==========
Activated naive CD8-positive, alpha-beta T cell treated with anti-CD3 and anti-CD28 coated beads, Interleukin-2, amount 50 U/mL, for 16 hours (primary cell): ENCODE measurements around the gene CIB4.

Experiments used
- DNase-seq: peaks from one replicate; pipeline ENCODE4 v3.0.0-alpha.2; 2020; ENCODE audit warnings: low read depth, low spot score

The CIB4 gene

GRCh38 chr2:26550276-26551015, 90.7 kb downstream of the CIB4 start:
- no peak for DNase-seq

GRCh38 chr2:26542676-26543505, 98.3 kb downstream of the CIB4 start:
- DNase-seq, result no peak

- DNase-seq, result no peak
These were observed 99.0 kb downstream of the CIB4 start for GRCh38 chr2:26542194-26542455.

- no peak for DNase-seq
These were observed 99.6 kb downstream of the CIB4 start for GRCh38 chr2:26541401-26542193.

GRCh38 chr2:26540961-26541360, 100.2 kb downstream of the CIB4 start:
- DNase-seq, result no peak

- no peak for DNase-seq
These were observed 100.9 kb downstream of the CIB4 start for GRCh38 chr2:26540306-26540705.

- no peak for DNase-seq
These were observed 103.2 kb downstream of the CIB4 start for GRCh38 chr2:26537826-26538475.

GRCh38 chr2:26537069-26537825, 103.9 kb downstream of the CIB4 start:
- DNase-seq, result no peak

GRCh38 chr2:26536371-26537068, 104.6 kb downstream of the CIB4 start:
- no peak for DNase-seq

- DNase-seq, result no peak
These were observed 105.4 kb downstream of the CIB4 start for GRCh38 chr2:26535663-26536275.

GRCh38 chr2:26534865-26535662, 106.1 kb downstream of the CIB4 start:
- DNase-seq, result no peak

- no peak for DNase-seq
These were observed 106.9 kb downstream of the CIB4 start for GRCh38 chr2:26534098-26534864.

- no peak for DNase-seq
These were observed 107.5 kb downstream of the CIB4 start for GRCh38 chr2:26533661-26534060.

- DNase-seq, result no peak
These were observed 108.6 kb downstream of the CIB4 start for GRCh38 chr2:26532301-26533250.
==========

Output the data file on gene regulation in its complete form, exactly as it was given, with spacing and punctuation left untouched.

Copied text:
Activated naive CD8-positive, alpha-beta T cell treated with anti-CD3 and anti-CD28 coated beads, Interleukin-2, amount 50 U/mL, for 16 hours (primary cell): ENCODE measurements around the gene CIB4.

Experiments used
- DNase-seq: peaks from one replicate; pipeline ENCODE4 v3.0.0-alpha.2; 2020; ENCODE audit warnings: low read depth, low spot score

The CIB4 gene

GRCh38 chr2:26550276-26551015, 90.7 kb downstream of the CIB4 start:
- no peak for DNase-seq

GRCh38 chr2:26542676-26543505, 98.3 kb downstream of the CIB4 start:
- DNase-seq, result no peak

- DNase-seq, result no peak
These were observed 99.0 kb downstream of the CIB4 start for GRCh38 chr2:26542194-26542455.

- no peak for DNase-seq
These were observed 99.6 kb downstream of the CIB4 start for GRCh38 chr2:26541401-26542193.

GRCh38 chr2:26540961-26541360, 100.2 kb downstream of the CIB4 start:
- DNase-seq, result no peak

- no peak for DNase-seq
These were observed 100.9 kb downstream of the CIB4 start for GRCh38 chr2:26540306-26540705.

- no peak for DNase-seq
These were observed 103.2 kb downstream of the CIB4 start for GRCh38 chr2:26537826-26538475.

GRCh38 chr2:26537069-26537825, 103.9 kb downstream of the CIB4 start:
- DNase-seq, result no peak

GRCh38 chr2:26536371-26537068, 104.6 kb downstream of the CIB4 start:
- no peak for DNase-seq

- DNase-seq, result no peak
These were observed 105.4 kb downstream of the CIB4 start for GRCh38 chr2:26535663-26536275.

GRCh38 chr2:26534865-26535662, 106.1 kb downstream of the CIB4 start:
- DNase-seq, result no peak

- no peak for DNase-seq
These were observed 106.9 kb downstream of the CIB4 start for GRCh38 chr2:26534098-26534864.

- no peak for DNase-seq
These were observed 107.5 kb downstream of the CIB4 start for GRCh38 chr2:26533661-26534060.

- DNase-seq, result no peak
These were observed 108.6 kb downstream of the CIB4 start for GRCh38 chr2:26532301-26533250.